Knot Theory, Knot PracticeFreshman Advising Seminar 18.A39
Advisor: Kyle Ormsby (email@example.com, office 2-275)
Associate Advisor: Danny Shi (firstname.lastname@example.org)
Textbook: The Knot Book by Colin C. Adams, available through the AMS, online booksellers, and the Coop. (The cheapest I've found so far was on a South American river....)
The earbuds in your bookbag know all about them -- do you? Knots pervade culture, science, and technology. They also inhabit a beautiful niche in mathematics that we'll examine in this seminar.
Tie a figure-eight in a rope and fuse the ends. Can you untie the twisted loop into a circle? If you think it's impossible but your friend thinks there's hope, how could you convince her? One persuasive proof (in all of math, but especially in knot theory) might involve assigning a number (or generlization of a number!) to your knot that doesn't change as you attempt to untie it. Such a quantity is called an invariant. If the invariant of the figure-eight differs from the unknot (circle), then you can convince your friend!We will construct and compute knot invariants in this seminar. There are no prerequisites beyond an interest in knots.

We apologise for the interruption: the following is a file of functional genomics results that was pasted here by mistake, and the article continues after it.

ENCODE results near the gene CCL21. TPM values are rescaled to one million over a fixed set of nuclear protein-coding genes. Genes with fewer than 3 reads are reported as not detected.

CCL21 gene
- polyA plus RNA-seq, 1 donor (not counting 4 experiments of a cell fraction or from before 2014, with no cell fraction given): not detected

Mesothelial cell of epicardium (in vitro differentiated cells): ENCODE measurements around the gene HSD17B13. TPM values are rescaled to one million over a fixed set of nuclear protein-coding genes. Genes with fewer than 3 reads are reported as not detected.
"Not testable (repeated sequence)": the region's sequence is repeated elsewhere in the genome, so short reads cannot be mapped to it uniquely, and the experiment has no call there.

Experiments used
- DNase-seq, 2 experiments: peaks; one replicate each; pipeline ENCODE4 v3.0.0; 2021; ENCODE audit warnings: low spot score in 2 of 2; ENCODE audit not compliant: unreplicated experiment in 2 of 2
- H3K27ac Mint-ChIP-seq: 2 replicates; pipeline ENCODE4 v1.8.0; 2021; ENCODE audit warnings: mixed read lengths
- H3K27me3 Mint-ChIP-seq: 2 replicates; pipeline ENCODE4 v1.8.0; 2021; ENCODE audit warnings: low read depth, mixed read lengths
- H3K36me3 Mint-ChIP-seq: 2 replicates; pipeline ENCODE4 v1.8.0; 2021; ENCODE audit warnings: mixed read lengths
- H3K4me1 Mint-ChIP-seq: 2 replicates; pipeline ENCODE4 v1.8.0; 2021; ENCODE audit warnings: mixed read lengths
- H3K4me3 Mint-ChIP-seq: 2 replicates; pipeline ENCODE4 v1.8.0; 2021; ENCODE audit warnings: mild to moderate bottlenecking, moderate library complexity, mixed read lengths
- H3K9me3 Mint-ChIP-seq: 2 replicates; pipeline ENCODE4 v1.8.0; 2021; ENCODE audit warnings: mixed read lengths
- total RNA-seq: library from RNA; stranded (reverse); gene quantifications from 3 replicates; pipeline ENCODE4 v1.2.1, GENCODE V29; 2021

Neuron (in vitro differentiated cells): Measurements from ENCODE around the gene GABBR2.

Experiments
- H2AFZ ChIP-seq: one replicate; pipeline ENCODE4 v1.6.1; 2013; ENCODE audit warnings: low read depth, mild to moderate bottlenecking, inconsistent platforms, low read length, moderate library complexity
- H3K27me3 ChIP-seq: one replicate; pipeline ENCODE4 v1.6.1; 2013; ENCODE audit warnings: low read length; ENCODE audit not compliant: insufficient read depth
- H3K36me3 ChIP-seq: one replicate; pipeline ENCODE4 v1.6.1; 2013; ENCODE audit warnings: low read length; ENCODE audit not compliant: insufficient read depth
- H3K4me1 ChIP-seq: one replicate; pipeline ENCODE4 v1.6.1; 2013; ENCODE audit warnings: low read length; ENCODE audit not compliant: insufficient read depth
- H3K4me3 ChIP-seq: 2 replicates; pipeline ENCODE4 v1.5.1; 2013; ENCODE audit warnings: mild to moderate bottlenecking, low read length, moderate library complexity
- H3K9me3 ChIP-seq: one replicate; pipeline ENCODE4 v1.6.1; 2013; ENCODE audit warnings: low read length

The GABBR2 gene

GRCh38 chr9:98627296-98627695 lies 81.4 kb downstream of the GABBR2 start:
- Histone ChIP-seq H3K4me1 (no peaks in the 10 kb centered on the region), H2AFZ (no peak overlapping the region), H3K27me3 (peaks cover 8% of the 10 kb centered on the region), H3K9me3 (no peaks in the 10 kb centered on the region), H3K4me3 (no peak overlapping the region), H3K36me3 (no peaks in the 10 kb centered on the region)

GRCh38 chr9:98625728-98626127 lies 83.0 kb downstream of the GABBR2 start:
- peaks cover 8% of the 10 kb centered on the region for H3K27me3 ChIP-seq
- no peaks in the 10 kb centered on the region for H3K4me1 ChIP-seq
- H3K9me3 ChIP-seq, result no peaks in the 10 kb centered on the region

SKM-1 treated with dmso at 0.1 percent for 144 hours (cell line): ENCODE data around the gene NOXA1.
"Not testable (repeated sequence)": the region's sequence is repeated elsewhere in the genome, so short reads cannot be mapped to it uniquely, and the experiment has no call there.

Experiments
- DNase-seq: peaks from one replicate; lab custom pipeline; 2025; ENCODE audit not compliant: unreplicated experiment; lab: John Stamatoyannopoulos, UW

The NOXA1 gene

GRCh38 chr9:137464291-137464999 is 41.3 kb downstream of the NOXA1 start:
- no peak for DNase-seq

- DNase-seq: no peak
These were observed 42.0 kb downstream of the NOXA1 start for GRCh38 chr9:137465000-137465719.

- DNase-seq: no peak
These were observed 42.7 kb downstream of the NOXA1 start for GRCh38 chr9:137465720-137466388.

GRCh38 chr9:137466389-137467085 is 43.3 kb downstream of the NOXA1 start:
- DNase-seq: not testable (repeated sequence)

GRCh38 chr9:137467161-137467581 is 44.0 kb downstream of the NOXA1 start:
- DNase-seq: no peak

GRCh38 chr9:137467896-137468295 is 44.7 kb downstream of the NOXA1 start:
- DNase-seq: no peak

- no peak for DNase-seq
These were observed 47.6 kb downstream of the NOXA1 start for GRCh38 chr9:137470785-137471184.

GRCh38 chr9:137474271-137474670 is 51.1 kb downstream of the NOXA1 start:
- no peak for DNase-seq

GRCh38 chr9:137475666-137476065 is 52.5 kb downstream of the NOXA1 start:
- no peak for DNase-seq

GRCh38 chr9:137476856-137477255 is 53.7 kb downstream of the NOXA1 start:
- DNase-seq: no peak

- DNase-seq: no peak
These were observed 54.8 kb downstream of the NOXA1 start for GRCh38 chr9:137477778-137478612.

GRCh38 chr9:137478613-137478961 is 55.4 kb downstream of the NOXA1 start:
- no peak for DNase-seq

The regular class meetings will occur on Wednesdays from 3:00 to 5:00pm in 2-136. Students will lead discussions of relevant mathematical topics taken from Colin Adams's The Knot Book and other sources.
Sep 5 - First meeting: Perspectives on knots, Reidemeister moves
Kyle M. Ormsby
Department of Mathematics 2-275
Massachusetts Institute of Technology
Cambridge, MA 02139